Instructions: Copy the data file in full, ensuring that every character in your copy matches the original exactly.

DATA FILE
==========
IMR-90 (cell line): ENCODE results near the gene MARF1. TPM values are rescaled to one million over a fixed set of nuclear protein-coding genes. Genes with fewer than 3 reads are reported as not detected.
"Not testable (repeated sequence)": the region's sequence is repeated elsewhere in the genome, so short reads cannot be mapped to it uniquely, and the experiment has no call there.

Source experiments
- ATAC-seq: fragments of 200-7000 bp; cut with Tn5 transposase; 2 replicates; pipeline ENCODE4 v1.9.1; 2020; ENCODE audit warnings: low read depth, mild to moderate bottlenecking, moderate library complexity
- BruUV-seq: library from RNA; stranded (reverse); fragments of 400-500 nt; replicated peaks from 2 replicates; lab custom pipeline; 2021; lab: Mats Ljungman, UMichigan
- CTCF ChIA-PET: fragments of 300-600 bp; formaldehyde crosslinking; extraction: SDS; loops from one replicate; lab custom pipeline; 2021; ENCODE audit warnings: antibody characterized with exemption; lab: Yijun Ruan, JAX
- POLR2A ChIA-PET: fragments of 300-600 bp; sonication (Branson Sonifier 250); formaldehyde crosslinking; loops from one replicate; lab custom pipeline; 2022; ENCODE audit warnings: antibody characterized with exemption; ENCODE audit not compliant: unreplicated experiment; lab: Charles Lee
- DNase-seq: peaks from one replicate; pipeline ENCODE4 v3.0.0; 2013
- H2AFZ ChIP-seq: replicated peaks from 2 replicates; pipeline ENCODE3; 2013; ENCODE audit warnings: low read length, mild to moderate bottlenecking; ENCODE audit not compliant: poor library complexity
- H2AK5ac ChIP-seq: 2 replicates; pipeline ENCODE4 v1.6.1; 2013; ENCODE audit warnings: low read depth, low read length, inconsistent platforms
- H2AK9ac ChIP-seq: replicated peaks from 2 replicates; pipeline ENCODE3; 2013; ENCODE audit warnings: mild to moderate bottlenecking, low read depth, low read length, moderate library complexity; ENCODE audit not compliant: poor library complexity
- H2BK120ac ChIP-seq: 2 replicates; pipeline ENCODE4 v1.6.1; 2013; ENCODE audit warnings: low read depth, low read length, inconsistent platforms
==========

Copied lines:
IMR-90 (cell line): ENCODE results near the gene MARF1. TPM values are rescaled to one million over a fixed set of nuclear protein-coding genes. Genes with fewer than 3 reads are reported as not detected.
"Not testable (repeated sequence)": the region's sequence is repeated elsewhere in the genome, so short reads cannot be mapped to it uniquely, and the experiment has no call there.

Source experiments
- ATAC-seq: fragments of 200-7000 bp; cut with Tn5 transposase; 2 replicates; pipeline ENCODE4 v1.9.1; 2020; ENCODE audit warnings: low read depth, mild to moderate bottlenecking, moderate library complexity
- BruUV-seq: library from RNA; stranded (reverse); fragments of 400-500 nt; replicated peaks from 2 replicates; lab custom pipeline; 2021; lab: Mats Ljungman, UMichigan
- CTCF ChIA-PET: fragments of 300-600 bp; formaldehyde crosslinking; extraction: SDS; loops from one replicate; lab custom pipeline; 2021; ENCODE audit warnings: antibody characterized with exemption; lab: Yijun Ruan, JAX
- POLR2A ChIA-PET: fragments of 300-600 bp; sonication (Branson Sonifier 250); formaldehyde crosslinking; loops from one replicate; lab custom pipeline; 2022; ENCODE audit warnings: antibody characterized with exemption; ENCODE audit not compliant: unreplicated experiment; lab: Charles Lee
- DNase-seq: peaks from one replicate; pipeline ENCODE4 v3.0.0; 2013
- H2AFZ ChIP-seq: replicated peaks from 2 replicates; pipeline ENCODE3; 2013; ENCODE audit warnings: low read length, mild to moderate bottlenecking; ENCODE audit not compliant: poor library complexity
- H2AK5ac ChIP-seq: 2 replicates; pipeline ENCODE4 v1.6.1; 2013; ENCODE audit warnings: low read depth, low read length, inconsistent platforms
- H2AK9ac ChIP-seq: replicated peaks from 2 replicates; pipeline ENCODE3; 2013; ENCODE audit warnings: mild to moderate bottlenecking, low read depth, low read length, moderate library complexity; ENCODE audit not compliant: poor library complexity
- H2BK120ac ChIP-seq: 2 replicates; pipeline ENCODE4 v1.6.1; 2013; ENCODE audit warnings: low read depth, low read length, inconsistent platforms